Stage and screen legend Julie Andrews turns 73 today, and I want to send along my wishes for a very happy birthday. I recently finished reading her memoir, Home, an exquisitely written, wonderfully detailed look at her youth and her career on Broadway in the late 1950s and early 1960s.
The book takes us through her childhood in wartime England, including the terror of being in London during the Blitz, her start as a singer in postwar musical revues and on BBC radio, and her success on Broadway. It concludes with Andrews, her then-husband, Tony Walton and their baby, Emma, heading to California in 1963 for the filming of Mary Poppins.
Before I read it, I didn't know anything about Andrews' background or what kind of childhood she had. Her mother was a pianist who left Andrews' beloved father for a young Canadian tenor she met on a USO-type tour when Andrews was 5 years old. She wasn't quite 10 when she first appeared with her mother and stepfather in their musical act.
Both Andrews' mother and stepfather were alcoholics whose careers eventually declined as hers blossomed. In contrast with her gentle, kindly father, Andrews' stepfather could be a nasty, brutish man, especially when he'd been drinking. As a teenager, Andrews basically became the breadwinner for her mother, stepfather and two half-brothers - spending long stretches of time away from home performing.
My favorite parts of the memoir deal with Andrews' experiences on Broadway. It was so interesting to read about what it was like to come to New York City as a teenager and star in three shows in quick succession.
She recalls that "Everything about New York at the beginning seemed like an assault. The pace, the customs, the pressure of being in a wonderful hit show, the exposure to so much that was exciting and new. There were days when I was so overwhelmed that I literally found myself pausing in shop doorways to gain my breath."
And she takes us through the whole process of putting together a Broadway show - from auditioning to rehearsals and costume fittings, to the out-of-town tryout and opening night, to coping with the physical strain of performing eight times a week and keeping her singing voice in proper shape.
Andrews made her Great White Way debut in September 1954, just before her 19th birthday, in The Boy Friend. Two years later came My Fair Lady, and in 1960, Camelot. She didn't return for more than 30 years, until Victor/Victoria in 1995.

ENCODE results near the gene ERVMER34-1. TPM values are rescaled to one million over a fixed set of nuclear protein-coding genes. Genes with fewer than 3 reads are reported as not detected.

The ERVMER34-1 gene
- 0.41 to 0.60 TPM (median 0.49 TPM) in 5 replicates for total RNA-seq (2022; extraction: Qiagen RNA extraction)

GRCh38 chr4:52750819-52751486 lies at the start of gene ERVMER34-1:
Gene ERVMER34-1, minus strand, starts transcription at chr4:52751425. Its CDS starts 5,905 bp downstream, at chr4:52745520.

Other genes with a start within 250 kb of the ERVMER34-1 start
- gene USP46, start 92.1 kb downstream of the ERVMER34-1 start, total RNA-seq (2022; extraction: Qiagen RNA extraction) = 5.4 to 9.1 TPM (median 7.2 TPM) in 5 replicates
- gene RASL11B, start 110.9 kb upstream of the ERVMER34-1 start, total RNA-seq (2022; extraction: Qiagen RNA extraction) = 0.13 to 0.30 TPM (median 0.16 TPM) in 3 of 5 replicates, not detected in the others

But Andrews shares some great stories about the first three shows, including what it was like to work with legendary figures like Rex Harrison and Richard Burton, both of whom could be extremely difficult at times, and Moss Hart, whom she especially revered.
She's also brutally honest about the steep learning curve she had to undergo for My Fair Lady. "About two weeks into rehearsals, it became obvious to me and to everyone that I was hopelessly out of my depth as Eliza Doolittle." She describes her costar, Harrison, as being "cold and ungenerous" toward her.
At one point, Hart, the musical's director, dismissed the cast for 48 hours so he could work solely with Andrews. "By the end of the forty-eight hours, that good man had stripped my feelings bare, and disposed of my girlish inadequacy; he had molded, kneaded and helped me become the character of Eliza. He made her part of my soul. We were both exhausted."
Oh, how I wish she'd been in the film of My Fair Lady! I would love to have seen that performance. Andrews says she understood Warner Bros. need for a marquee name, which is why Audrey Hepburn got the role. But she obviously feels a twinge of regret, too. "In later years, I did wish that I had been able to record my performance somehow, somewhere, for posterity - or at least for my grandchildren."
By the end of the book, I thought, what a consummate professional, what a trouper. Andrews comes across as a warm and gracious person, and totally devoted to her art. Here's part of her description of the joy of performing on stage:
"When the orchestra swells to support your voice, when the melody is perfect and the words so right there could not possibly be any others, when a modulation occurs and lifts you to an even higher plateau, ... it is bliss. And that is the moment to share it. One senses the audience feeling it, too, and together you ride the ecstasy all the way home."
I hope Andrews is working on a sequel to Home. I'd love to hear about working on Mary Poppins, for which she won an Oscar. It's also been awhile since I've watched a lot of her movies, so a review is in order. And come to think of it, I don't believe I've ever listened to the original Broadway cast recording of My Fair Lady. I definitely need to do that now.
And just in case you're wondering, Andrews is far from retired. This month, she'll be in Vancouver filming the family oriented comedy Tooth Fairy.